I'm always interested in the different ways people document and communicate specs for implementing designs. I got out of the habit of doing specs when I was building most of my own designs, but I often find the discipline of measuring and labeling the system behind the design helps me think through it in a way that makes it better.
I'm enjoying the fact that Sketch's line tool has an option for flat "arrow" heads. Drawing 2px lines with centered strokes makes it easy to draw shapes with the exact measurements. In Photoshop I usually used some combination of inner shadow and drop shadow to draw the lines on shapes, and always ended up needing to measure everything off by one pixel.
4 months ago
I think I should get into the habit of doing those things for freelance, especially since often I can't come back to see at a final product before it's live or stay in touch with developers to do some basic quality assurance.
@Wilson Miner can you share the layer styles you mentioned for Photoshop? Not ready to switch to Sketch yet and your hack sounds better than what I do know (draw a custom shape).
@Ian Silber I usually would draw a rectangle shape and apply a inner shadow and a drop shadow, each with no blur and offset by 2px. Then I'd position the shape 1px off from the origin of what I'm measuring so there's 1 pixel inside and 1 pixel outside. That felt more clear than drawing 1px lines and choosing a direction to offset them.
Thanks for sharing. I'm always curious as to this aspect of the process as well. It's great getting a look into how others present their implementation docs :)
This is pretty similar to how we do it at Microsoft! :)
I've been using InDesign to mockup sites for the past while. Multiple master pages in one document for responsive projects, object based UI, paragraph/character styles... all very similar to HTML/CSS.
I then have a layer called 'specs' with lines and measurements like yours above. ID has the same flat bar start/end to lines so you can draw the exact dimensions, and smart guides help everything snap in place. Export to PDF with specs on and off and provide to our developer. Sometimes export the whole mockup as a flat jpeg as well, and post online like Dan Mall's RIF process.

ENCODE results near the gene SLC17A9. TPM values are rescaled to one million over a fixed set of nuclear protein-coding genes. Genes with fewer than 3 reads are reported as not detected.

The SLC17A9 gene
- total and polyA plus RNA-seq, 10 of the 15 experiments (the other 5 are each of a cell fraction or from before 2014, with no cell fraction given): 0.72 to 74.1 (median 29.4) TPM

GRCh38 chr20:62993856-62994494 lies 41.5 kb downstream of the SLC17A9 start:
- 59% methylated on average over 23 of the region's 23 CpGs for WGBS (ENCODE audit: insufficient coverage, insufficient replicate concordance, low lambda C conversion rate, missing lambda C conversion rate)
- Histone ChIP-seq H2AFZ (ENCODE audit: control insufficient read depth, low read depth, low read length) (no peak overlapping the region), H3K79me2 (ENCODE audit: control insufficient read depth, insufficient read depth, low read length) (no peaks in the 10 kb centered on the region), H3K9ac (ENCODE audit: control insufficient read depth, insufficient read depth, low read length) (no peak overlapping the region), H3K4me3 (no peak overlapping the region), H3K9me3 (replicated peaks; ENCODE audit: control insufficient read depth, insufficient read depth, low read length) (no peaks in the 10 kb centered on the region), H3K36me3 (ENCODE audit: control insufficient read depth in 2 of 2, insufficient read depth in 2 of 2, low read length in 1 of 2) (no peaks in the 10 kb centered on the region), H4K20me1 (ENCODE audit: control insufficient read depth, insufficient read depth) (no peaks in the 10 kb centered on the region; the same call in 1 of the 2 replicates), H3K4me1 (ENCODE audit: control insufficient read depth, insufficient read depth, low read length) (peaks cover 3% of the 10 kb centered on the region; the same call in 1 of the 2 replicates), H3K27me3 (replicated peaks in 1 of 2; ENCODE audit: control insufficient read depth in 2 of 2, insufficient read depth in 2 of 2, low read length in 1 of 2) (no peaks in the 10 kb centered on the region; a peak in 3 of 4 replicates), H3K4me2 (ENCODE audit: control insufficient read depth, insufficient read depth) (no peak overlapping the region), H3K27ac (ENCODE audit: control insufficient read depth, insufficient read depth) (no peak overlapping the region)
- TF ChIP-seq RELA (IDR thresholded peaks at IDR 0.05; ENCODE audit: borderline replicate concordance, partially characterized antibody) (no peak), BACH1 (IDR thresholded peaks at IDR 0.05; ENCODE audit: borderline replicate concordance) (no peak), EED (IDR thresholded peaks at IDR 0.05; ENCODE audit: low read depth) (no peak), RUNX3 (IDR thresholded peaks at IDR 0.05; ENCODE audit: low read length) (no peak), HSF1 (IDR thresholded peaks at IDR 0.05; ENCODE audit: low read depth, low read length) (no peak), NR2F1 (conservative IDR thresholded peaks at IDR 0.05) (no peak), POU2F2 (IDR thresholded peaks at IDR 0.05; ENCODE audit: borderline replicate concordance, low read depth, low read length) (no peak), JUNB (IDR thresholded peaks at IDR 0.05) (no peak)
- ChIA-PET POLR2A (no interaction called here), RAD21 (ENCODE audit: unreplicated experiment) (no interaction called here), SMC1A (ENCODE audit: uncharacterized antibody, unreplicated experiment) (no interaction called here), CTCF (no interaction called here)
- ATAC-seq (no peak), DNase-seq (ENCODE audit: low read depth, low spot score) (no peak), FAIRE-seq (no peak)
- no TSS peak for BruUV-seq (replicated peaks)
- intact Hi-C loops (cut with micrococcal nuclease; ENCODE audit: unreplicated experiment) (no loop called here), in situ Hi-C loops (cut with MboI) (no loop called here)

You can use these tools to create assets and guides
I recently found this tool "Assistor PS". If you are using Photoshop, check this out. Stunning.
Interesting - I had one client a few years ago insist on ultra-detailed specs for every possible state of every component on every screen of an app and vowed never to not either build my work or work with a design-illiterate developer again — in the time I spent fighting with Photoshop's ruler tool I could have built the thing!
Would be interesting to revisit fully speccing work today and see if my views have changed - I still build everything myself, but perhaps the rigour would be useful? In the print days I used to love constructing elaborate grid systems with rulers and calculators; maybe it was Photoshop's tooling (or that one awful client) that caused the friction?
btw have you got any tricks for quickly speccing things in Sketch?
Why do you design without an underlying grid system?
@Prathyush What do you mean by that? It souds interesting :)
@Prathyush I do, it's just not visible here. Everything falls on a grid of 4pt units. All the sizes and constraints are multiples of 4 which makes them easy to scale. Because most screens are also multiples of 4 (and 8 and 16), it also means that elements can adapt and fit together in different contexts very easily. If I subtract multiples of 5, for instance, from a canvas which is a multiple of 4, I end up with odd dimensions for the remaining space. If I subtract multiples of 4 from multiples of 4, I get more multiples of 4.
A tangent, but I had a client who used to design stuff in Powerpoint, print it out, draw instructions and dimensions on it, scan it and email it to us. Facepalm.
@Wilson Miner do you use the same principles for desktop? How do those grids differ?
Interesting to see how others to that job. For a few weeks now I am using http://www.pngexpress.com/ too. It's a great tool, it may not be to most beautiful but it gets the job done.
@Joseph Grillo Same principles apply (they also help with choosing breakpoints and adapting elements for responsive layouts. I do use column grids for layout (based on the 4pt base units) more often for larger desktop layouts.
@Wilson Miner this is so awesome, great job!! I use specctr.com, the perfect spec tool for all the Fireworks users out there! :)
3 months ago
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